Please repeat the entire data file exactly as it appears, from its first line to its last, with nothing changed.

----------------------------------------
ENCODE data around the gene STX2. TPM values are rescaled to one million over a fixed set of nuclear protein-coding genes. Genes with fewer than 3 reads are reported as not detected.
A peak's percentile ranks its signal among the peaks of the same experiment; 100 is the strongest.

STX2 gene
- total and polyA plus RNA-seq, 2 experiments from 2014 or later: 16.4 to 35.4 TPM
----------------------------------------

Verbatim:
ENCODE data around the gene STX2. TPM values are rescaled to one million over a fixed set of nuclear protein-coding genes. Genes with fewer than 3 reads are reported as not detected.
A peak's percentile ranks its signal among the peaks of the same experiment; 100 is the strongest.

STX2 gene
- total and polyA plus RNA-seq, 2 experiments from 2014 or later: 16.4 to 35.4 TPM